Obama's Job Self-Description
Tibor R. Machan
In his book The AUDACITY of HOPE, Barack Obama provides readers with a pretty clear sense of his understanding of politics and why he finds the Declaration of Independence unsatisfactory as his guide in matters of governance. Very early in the book Obama mentions the genesis of his political career and what kept him going even in the face of obstacles such as his strange name, something called to his attention by a media consultant who pointed out the fact that the "political dynamics have changed" by showing a newspaper to Obama with the name "Osama bin Laden" prominently featured on the front page. Nevertheless, Obama pressed on and he explains why: It was "the legislative work, the policy making that had gotten [him] to run in the first place."
Now in a free country the legislative work and policy making is confined to figuring out how best the secure the rights of the citizenry. As the Declaration states, governments are instituted to secure our rights, so politics is about that, nothing else. By this approach the job description of a politician is to work hard to make sure that we have our rights well secured, protected. These rights, if you will recall, include our life, liberty, pursuit of happiness and similar conditions of freedom. The American political tradition is all about such negative rights, as political theorists call them--rights that specify what others may not do to us, rights in terms of which our sovereignty is established. Unlike the regimes of the past, in which politics involved to a very large extent the management of society--religion, science, art, commerce and all--in the new American political system politics was not about these tasks at all but about serving the public by fending off domestic and foreign aggression.
As the world evolves the proper way to secure our negative rights must be adjusted because the violation of these rights can take numerous novel forms. It is the function of the legislature of a free society to keep up with these novel threats to our individual rights so that government can keep being effective in securing them all. In the bloated welfare state that America has become the job description of a politician isn't figuring out the best ways to secure the rights of the citizenry. In welfare states and in the even more robust systems of socialism and fascism the job of the politician changes from a concern about how to protect our individual (negative) rights to "policy making." Which is to say, politicians are once again the managers of the society and make policy instead of securing the rights the protection of which make it possible for the citizenry to engage in their own peaceful, non-aggressive policy making.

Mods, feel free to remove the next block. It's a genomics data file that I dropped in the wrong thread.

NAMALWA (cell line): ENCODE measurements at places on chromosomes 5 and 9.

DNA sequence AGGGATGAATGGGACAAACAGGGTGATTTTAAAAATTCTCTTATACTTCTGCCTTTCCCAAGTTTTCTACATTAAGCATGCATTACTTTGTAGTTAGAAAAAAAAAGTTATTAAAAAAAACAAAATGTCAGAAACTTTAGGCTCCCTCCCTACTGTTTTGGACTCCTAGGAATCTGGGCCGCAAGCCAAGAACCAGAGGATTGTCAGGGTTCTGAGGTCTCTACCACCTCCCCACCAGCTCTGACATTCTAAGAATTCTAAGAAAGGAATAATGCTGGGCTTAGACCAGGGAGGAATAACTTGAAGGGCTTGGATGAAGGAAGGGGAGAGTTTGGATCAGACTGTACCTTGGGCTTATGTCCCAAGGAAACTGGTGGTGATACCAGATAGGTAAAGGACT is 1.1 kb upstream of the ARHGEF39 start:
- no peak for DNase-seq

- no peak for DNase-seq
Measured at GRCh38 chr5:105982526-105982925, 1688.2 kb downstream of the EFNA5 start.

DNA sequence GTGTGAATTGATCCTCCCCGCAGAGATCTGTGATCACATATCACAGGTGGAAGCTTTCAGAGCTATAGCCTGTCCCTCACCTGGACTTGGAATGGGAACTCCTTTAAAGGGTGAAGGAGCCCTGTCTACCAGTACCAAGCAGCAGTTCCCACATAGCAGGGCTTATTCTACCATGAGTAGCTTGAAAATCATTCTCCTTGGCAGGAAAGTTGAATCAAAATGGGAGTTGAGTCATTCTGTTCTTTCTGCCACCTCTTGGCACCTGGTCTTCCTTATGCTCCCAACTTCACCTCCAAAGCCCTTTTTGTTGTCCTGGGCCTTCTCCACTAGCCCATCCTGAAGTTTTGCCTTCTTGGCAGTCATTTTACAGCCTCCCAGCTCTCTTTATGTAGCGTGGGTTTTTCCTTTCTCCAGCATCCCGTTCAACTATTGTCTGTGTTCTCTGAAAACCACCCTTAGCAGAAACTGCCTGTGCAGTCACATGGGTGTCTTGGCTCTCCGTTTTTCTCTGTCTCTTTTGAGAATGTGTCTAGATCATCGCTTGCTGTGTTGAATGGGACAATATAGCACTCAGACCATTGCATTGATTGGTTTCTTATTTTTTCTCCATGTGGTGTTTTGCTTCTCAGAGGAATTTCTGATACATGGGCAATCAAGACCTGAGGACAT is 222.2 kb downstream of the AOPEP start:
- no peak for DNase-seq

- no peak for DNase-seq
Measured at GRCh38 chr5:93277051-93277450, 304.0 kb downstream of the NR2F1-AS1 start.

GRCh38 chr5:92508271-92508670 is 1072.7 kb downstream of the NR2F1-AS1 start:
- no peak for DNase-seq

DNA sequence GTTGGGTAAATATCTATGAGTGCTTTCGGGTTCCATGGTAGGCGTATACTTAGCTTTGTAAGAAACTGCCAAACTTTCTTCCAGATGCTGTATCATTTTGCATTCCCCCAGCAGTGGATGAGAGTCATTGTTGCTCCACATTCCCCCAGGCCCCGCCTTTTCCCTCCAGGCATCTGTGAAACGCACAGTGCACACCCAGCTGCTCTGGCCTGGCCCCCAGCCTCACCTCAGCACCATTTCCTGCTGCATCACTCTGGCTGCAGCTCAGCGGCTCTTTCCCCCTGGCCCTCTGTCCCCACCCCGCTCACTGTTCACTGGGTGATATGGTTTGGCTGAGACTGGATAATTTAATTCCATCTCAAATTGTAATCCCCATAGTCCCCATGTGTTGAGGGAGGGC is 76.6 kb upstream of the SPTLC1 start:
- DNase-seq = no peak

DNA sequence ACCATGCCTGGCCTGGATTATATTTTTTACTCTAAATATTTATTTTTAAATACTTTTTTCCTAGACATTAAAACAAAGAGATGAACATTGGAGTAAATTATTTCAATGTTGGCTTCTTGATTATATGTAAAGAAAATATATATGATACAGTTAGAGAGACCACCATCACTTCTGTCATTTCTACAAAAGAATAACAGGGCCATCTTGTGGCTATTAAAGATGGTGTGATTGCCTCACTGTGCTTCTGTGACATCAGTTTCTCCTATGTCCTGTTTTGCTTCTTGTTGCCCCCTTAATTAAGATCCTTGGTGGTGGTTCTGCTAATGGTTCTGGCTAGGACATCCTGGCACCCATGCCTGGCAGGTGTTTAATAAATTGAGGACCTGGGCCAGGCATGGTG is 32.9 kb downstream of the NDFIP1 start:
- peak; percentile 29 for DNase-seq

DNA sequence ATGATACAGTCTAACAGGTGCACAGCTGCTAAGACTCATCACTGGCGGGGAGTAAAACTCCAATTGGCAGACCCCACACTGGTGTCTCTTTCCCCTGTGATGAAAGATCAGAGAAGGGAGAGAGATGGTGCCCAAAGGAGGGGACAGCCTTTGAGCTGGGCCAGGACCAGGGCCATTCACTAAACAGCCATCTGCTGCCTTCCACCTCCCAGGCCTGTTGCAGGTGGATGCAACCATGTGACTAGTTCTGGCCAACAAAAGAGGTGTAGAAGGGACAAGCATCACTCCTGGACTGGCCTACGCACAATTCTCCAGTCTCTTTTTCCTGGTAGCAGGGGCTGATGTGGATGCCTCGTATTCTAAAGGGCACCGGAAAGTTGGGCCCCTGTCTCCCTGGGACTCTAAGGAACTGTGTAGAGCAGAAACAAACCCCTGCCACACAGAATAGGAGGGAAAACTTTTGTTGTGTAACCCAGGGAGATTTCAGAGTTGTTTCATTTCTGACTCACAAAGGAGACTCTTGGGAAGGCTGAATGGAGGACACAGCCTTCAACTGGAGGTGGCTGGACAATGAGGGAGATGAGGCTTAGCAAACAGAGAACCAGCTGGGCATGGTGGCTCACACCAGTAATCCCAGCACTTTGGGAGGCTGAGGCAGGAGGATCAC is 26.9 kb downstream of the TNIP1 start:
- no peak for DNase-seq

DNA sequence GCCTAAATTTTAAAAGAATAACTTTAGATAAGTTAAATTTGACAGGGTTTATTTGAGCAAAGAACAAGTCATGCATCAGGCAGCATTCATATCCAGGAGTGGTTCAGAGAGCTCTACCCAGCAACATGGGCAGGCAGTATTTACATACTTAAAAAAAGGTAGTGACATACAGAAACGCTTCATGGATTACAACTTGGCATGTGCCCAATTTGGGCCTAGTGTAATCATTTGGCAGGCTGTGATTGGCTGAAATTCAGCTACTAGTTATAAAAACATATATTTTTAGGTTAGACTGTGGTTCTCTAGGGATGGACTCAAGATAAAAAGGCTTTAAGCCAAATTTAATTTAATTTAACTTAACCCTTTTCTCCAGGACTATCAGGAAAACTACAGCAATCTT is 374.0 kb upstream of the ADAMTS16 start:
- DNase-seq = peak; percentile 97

The souls of our politicians are different from how the American Founders understood they should be. Politicians who were to serve us after the American Revolution--which rejected government that would manage us all as if we were subjects (as we are under the king)--would not be making policy. They would be at work on how to make it possible for us all to make policy in our lives, professions, businesses, arts, and all other human endeavors. Like referees at a football game, politicians are supposed to be there to play the game--to make policies about the innumerable undertakings of free men and women--but to provide protection against those who would seek to make trouble by breaking the rules, by violating our rights.
Sadly, Barack Obama, along with all the other welfare state politicians in our era, did and does not see his job description in the light that the American Founders laid out. Rather he wanted very badly to make policy for the rest of us. And of course, then, the Declaration of Independence would not contain the political philosophy he would wish for. Instead it is the old regime, whereby monarchs ran society, that would suit him much better.